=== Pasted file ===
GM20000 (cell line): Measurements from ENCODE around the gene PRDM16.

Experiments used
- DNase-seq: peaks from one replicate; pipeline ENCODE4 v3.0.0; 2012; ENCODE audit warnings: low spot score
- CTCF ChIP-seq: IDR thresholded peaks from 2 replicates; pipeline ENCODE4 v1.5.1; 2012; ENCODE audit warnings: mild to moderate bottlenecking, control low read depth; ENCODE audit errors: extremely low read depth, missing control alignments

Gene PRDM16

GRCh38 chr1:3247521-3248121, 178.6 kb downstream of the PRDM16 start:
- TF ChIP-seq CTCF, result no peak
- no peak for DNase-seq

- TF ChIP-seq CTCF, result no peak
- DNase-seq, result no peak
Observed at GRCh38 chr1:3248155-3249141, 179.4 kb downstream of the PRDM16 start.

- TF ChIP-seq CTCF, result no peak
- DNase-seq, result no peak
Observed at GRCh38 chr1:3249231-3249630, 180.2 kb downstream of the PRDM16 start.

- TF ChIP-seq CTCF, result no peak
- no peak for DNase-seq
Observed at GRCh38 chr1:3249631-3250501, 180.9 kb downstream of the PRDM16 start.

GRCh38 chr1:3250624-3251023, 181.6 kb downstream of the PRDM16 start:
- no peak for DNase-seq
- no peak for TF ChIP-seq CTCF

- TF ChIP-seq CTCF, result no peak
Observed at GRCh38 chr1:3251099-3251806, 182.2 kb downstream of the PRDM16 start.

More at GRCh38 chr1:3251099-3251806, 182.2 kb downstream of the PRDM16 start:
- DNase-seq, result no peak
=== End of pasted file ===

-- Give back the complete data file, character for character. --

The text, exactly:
GM20000 (cell line): Measurements from ENCODE around the gene PRDM16.

Experiments used
- DNase-seq: peaks from one replicate; pipeline ENCODE4 v3.0.0; 2012; ENCODE audit warnings: low spot score
- CTCF ChIP-seq: IDR thresholded peaks from 2 replicates; pipeline ENCODE4 v1.5.1; 2012; ENCODE audit warnings: mild to moderate bottlenecking, control low read depth; ENCODE audit errors: extremely low read depth, missing control alignments

Gene PRDM16

GRCh38 chr1:3247521-3248121, 178.6 kb downstream of the PRDM16 start:
- TF ChIP-seq CTCF, result no peak
- no peak for DNase-seq

- TF ChIP-seq CTCF, result no peak
- DNase-seq, result no peak
Observed at GRCh38 chr1:3248155-3249141, 179.4 kb downstream of the PRDM16 start.

- TF ChIP-seq CTCF, result no peak
- DNase-seq, result no peak
Observed at GRCh38 chr1:3249231-3249630, 180.2 kb downstream of the PRDM16 start.

- TF ChIP-seq CTCF, result no peak
- no peak for DNase-seq
Observed at GRCh38 chr1:3249631-3250501, 180.9 kb downstream of the PRDM16 start.

GRCh38 chr1:3250624-3251023, 181.6 kb downstream of the PRDM16 start:
- no peak for DNase-seq
- no peak for TF ChIP-seq CTCF

- TF ChIP-seq CTCF, result no peak
Observed at GRCh38 chr1:3251099-3251806, 182.2 kb downstream of the PRDM16 start.

More at GRCh38 chr1:3251099-3251806, 182.2 kb downstream of the PRDM16 start:
- DNase-seq, result no peak